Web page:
EGU24-5870, updated on 08 Mar 2024
EGU General Assembly 2024
© Author(s) 2024. This work is distributed under
the Creative Commons Attribution 4.0 License.

Uncertainties too large to predict tipping times of major Earth system components

Maya Ben Yami1,2, Andreas Morr1,2, Sebastian Bathiany1,2, and Niklas Boers1,2,3
Maya Ben Yami et al.
  • 1Earth System Modelling, School of Engineering and Design, Technical University of Munich, Munich, Germany
  • 2Potsdam Institute for Climate Impact Research, Potsdam, Germany
  • 3Department of Mathematics and Global Systems Institute , University of Exeter, Exeter, UK

Observations are increasingly used to detect critical slowing down (CSD) in potentially multistable components of the Earth system in order to warn of forthcoming critical transitions in these components. In addition, it has been suggested to use the statistical changes in these historical observations to extrapolate into the future and predict the tipping time. We argue that this extrapolation is too sensitive to uncertainties to give robust results. In particular, we raise concerns regarding (1) the modelling assumptions underlying the approaches to extrapolate results obtained from analyzing historical data into the future, (2) the representativeness of individual time series representing the variability of the respective Earth system components, and (3) the effect of uncertainties and preprocessing of the employed observational datasets, with focus on non-stationary observational coverage and the way gaps are filled. We explore these uncertainties both qualitatively and quantitatively for the Atlantic Meridional Overturning Circulation (AMOC). We argue that even under the assumption that these natural systems have a tipping point that they are getting closer to, the different uncertainties are too large to be able to estimate the time of tipping based on extrapolation from historical data.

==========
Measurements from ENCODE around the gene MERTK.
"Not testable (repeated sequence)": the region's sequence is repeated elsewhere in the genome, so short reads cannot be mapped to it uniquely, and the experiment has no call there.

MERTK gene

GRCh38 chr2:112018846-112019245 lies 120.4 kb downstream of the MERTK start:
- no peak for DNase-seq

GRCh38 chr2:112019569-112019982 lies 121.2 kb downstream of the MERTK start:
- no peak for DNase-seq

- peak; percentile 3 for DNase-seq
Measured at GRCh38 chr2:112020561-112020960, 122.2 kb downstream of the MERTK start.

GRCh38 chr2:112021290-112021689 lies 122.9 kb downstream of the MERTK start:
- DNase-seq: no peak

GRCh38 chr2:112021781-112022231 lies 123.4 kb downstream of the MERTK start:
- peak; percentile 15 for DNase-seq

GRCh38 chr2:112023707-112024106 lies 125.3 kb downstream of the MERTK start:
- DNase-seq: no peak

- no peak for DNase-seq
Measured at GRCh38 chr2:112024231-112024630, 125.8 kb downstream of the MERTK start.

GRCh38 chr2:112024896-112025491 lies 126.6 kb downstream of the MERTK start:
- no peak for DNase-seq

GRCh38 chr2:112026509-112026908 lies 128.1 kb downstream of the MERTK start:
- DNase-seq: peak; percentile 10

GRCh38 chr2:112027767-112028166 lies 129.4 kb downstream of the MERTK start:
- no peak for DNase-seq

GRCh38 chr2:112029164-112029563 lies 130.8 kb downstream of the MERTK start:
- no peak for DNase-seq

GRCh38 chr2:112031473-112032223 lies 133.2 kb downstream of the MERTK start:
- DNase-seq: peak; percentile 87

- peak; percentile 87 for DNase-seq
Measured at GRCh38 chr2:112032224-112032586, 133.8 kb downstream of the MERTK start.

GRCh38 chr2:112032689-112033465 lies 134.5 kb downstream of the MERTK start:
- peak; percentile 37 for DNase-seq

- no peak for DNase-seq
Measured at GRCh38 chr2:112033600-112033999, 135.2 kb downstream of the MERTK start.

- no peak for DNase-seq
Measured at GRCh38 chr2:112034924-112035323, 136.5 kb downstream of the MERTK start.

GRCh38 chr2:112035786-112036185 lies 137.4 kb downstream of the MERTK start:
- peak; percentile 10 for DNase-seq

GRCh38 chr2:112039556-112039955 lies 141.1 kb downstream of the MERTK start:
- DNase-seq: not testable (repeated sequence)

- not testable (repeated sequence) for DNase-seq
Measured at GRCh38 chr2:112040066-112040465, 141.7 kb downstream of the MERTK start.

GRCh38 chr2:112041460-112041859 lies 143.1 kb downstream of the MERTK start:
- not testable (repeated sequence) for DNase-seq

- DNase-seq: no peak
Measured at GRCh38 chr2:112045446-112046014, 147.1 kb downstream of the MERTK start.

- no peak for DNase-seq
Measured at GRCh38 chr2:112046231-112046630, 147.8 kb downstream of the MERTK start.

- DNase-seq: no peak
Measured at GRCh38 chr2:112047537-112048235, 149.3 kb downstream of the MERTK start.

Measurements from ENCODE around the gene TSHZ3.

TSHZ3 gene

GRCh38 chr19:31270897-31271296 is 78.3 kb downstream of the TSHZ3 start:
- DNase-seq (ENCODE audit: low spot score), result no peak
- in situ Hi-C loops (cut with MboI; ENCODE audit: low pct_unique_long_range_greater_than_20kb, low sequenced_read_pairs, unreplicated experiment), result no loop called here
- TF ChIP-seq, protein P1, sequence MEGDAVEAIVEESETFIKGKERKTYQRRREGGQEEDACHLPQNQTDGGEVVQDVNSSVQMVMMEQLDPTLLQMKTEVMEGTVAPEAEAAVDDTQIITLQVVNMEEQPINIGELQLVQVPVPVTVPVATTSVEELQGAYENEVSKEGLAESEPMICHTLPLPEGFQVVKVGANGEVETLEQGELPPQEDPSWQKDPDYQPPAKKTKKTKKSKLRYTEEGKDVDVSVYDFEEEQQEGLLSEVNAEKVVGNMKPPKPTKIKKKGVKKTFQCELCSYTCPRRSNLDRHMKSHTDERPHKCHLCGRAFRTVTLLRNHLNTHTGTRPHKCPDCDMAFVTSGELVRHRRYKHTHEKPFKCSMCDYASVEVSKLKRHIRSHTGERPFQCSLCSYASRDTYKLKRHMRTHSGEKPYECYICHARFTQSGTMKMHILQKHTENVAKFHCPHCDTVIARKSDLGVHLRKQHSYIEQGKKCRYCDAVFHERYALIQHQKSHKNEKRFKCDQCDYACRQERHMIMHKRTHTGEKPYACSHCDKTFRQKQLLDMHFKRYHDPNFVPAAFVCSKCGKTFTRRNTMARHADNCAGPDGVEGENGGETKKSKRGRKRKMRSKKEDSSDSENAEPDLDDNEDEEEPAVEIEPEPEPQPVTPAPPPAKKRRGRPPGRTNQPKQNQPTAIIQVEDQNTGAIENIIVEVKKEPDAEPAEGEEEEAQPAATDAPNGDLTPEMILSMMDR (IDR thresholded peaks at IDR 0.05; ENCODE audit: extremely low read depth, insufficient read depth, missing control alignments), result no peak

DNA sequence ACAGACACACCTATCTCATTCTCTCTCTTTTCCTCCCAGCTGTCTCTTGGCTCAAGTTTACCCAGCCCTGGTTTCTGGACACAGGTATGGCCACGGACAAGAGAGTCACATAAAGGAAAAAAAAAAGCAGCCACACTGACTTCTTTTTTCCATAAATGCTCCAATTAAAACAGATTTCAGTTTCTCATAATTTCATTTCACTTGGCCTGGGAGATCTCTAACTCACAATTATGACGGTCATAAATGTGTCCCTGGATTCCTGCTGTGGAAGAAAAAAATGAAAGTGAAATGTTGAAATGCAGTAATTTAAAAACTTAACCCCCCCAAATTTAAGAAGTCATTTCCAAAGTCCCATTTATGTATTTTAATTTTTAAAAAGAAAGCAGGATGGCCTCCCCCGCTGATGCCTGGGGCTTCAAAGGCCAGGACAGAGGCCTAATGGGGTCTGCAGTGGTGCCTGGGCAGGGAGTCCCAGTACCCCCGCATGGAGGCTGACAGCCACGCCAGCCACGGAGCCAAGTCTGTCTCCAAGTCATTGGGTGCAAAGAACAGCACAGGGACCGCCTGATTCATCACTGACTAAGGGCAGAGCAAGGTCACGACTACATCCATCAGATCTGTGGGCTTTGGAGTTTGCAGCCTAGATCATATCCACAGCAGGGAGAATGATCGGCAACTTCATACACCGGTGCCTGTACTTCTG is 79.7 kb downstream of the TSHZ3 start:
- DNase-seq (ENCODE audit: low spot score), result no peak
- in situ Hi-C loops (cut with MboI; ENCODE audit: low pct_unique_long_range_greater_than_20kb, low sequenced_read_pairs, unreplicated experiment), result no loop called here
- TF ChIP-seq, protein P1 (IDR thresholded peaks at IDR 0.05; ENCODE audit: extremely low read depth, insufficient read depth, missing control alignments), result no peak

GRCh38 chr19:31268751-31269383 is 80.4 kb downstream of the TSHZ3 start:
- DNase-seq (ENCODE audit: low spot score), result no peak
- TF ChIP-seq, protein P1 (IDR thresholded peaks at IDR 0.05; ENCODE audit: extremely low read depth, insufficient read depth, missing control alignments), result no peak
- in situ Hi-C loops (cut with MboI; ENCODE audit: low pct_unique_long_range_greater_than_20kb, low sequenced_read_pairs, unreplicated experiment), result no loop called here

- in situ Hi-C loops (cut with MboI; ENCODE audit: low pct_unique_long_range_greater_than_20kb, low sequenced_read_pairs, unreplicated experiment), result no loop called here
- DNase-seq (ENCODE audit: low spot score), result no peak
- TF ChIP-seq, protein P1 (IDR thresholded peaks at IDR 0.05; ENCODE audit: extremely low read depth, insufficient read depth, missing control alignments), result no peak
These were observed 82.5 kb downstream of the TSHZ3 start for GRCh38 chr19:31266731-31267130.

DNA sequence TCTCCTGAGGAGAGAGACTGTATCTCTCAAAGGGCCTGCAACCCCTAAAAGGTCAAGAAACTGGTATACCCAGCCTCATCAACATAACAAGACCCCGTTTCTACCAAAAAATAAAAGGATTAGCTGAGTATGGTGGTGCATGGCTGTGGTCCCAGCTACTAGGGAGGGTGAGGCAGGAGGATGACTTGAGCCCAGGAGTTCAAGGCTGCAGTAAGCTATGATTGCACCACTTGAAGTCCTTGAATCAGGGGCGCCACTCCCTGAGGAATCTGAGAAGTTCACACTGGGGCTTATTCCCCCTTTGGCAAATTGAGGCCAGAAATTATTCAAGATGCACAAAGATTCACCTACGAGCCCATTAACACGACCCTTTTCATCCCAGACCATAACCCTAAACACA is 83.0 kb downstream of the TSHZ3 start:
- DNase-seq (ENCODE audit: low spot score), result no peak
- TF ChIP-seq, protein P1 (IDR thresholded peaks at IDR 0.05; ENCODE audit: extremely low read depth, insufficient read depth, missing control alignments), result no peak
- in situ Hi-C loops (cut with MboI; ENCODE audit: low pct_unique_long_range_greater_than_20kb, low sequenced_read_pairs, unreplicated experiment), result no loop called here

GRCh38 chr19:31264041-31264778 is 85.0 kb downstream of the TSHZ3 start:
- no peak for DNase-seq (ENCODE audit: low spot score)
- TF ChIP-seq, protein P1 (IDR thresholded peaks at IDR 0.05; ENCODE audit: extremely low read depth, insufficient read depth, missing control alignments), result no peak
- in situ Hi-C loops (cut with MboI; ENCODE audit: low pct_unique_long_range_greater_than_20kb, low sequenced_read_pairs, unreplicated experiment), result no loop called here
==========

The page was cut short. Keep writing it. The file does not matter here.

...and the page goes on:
How to cite: Ben Yami, M., Morr, A., Bathiany, S., and Boers, N.: Uncertainties too large to predict tipping times of major Earth system components, EGU General Assembly 2024, Vienna, Austria, 14–19 Apr 2024, EGU24-5870,, 2024.

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